NTU Makes Breakthrough for Breast Cancer Diagnosis
Jun 27, 2020

Breast cancer is one of the most commonly diagnosed female cancers in Taiwan, as well as one of the leading causes of female cancer deaths. Certainly, early detection and diagnosis are critical to improving breast cancer treatment outcomes and patient survival rates. Conventional screening procedures include a clinical breast exam, breast ultrasound, diagnostic mammogram, and magnetic resonance imaging (MRI), as well as biopsies, such as fine-needle aspiration or core biopsy, that are performed to determine whether the removed tissue sample indicates benign or malignant. This process is time-consuming and prone to biased interpretation. In the case of National Taiwan University Hospital (NTUH), patients might have to wait for 1-2 weeks before receiving a definite diagnosis. Research has shown that longer waiting time not only results in heavy psychological burden on the patients but is associated with poorer prognosis.

To tackle this problem, Prof. Cheng-Chih Hsu’s research group at NTU’s Department of Chemistry collaborated with Dr. Ming-Yang Wang of NTUH in developing a rapid, sensitive breast cancer diagnosis tool called PSI-FAIMS-MS platform, which can be performed within five minutes. The new platform utilizes paper spray ionization-mass spectrometry (PSI-MS) with field asymmetric waveform ion mobility spectrometry (FAIMS) to obtain the predictive metabolic and lipidomic profile from breast core needle biopsies. By combining a machine learning algorithm with pathological examination reports, the team developed a classification model that can successfully identify malignant breast tumors with an overall accuracy of 87.5%.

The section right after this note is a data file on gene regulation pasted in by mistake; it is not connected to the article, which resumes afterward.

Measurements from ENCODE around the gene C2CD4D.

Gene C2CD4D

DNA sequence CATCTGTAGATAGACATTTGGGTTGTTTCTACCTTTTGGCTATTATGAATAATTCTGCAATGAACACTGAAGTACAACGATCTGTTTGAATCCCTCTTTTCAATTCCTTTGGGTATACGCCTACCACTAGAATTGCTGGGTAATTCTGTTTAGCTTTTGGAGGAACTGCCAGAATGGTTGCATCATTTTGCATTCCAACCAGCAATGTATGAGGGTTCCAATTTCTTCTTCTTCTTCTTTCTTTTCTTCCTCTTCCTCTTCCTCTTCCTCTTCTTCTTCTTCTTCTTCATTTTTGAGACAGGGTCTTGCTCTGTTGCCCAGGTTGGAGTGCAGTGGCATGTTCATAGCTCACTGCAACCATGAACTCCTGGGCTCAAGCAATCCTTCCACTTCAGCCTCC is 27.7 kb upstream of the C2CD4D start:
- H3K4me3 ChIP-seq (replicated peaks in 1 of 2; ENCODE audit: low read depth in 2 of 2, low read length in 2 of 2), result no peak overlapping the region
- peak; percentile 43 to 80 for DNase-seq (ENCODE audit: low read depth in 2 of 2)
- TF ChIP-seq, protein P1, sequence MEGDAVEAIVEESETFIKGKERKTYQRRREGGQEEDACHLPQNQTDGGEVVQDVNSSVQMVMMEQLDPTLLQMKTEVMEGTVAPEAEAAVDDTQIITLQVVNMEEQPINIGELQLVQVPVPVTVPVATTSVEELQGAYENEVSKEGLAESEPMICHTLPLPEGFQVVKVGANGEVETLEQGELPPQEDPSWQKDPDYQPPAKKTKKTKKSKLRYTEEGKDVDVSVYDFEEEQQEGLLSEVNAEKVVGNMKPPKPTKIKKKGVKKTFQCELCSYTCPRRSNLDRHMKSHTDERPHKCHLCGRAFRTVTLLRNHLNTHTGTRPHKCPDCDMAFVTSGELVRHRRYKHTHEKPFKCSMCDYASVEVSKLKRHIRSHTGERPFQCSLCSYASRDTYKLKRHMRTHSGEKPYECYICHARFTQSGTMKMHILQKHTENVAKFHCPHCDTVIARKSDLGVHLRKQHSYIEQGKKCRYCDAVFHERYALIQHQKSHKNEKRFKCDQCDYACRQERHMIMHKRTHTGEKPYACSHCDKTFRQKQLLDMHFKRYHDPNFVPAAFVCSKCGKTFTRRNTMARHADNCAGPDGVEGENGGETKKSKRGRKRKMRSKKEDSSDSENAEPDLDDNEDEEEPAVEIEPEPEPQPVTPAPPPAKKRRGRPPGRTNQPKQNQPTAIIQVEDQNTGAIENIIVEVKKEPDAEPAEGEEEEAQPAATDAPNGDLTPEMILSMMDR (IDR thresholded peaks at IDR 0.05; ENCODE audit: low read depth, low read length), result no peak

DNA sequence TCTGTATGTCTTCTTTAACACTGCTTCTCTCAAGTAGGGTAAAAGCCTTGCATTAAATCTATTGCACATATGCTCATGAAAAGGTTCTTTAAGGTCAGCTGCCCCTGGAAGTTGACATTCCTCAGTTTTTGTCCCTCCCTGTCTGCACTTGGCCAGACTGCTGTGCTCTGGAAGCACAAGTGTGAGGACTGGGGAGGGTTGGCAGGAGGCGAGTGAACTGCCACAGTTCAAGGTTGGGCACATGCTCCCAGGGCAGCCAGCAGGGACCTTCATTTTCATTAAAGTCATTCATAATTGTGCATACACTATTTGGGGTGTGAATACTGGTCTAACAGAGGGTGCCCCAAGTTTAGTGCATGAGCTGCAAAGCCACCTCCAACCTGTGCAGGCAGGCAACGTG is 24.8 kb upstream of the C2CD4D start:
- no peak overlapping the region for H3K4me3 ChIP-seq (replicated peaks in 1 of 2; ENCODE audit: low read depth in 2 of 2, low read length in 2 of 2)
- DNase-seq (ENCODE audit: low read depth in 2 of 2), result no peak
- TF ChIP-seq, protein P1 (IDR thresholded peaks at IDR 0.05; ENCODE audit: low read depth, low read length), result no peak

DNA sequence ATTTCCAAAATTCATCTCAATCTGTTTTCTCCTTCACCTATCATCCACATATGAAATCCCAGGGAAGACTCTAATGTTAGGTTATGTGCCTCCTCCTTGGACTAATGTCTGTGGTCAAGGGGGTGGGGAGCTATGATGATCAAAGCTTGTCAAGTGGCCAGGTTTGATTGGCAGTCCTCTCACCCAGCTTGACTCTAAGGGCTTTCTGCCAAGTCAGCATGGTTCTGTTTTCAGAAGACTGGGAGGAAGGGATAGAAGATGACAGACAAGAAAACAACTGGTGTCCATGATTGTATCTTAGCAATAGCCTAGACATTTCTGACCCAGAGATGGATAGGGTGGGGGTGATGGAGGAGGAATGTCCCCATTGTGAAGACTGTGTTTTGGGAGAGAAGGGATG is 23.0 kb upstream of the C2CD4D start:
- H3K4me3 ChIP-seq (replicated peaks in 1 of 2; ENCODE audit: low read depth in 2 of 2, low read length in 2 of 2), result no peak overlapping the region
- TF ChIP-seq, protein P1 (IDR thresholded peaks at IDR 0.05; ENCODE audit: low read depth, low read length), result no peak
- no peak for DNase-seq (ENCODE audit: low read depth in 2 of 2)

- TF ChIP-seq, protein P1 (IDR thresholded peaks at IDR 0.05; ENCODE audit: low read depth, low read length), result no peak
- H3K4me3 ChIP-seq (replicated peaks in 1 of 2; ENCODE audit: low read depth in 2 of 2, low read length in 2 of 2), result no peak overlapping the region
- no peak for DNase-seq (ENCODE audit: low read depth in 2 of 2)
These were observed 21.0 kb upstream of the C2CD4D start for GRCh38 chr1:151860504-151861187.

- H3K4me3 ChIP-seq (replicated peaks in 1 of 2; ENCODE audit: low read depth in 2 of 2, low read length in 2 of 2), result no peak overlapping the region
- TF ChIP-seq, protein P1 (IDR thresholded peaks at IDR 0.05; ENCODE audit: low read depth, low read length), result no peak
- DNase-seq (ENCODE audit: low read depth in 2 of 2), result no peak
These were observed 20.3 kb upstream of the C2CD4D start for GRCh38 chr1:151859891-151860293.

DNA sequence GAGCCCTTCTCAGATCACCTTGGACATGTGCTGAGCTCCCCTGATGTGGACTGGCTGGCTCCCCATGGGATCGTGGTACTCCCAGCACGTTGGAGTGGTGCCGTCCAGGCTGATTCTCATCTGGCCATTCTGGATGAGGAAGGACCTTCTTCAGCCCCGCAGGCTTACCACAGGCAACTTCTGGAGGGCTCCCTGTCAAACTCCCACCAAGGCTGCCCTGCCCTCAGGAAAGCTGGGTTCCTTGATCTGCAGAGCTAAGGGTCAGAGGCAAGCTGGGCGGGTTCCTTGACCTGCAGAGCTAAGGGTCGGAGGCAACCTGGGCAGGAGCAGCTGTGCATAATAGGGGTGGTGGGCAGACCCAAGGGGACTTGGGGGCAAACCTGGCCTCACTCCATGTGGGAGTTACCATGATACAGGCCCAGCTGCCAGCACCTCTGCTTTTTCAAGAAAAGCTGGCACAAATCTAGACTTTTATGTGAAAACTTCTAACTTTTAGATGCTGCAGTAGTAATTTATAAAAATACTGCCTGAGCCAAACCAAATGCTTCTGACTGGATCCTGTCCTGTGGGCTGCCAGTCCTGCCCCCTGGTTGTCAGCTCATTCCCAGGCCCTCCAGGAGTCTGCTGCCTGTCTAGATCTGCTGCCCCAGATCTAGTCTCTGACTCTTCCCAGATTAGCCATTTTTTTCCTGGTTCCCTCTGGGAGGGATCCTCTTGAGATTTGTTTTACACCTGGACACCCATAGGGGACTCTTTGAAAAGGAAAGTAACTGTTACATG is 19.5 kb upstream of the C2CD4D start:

This diagnosis platform is more efficient and simpler to operate than conventional approaches; the entire process, including the chemical profiling of core needles biopsies, sample preparation, data acquisition, and tissue typing, can be carried out in the same operating room within several minutes. As a larger mass spectrometric dataset is built from clinical samples, the PSI-FAIMS-MS platform will be able to provide fast, cost-effective, and smart point-of-care testing (POCT) in clinics in the future. The team’s work was accepted for publication and selected for the front cover of Analytical Chemistry of the January 21, 2020 issue. For the full text, please scan the QR code.

SOURCE / National Taiwan University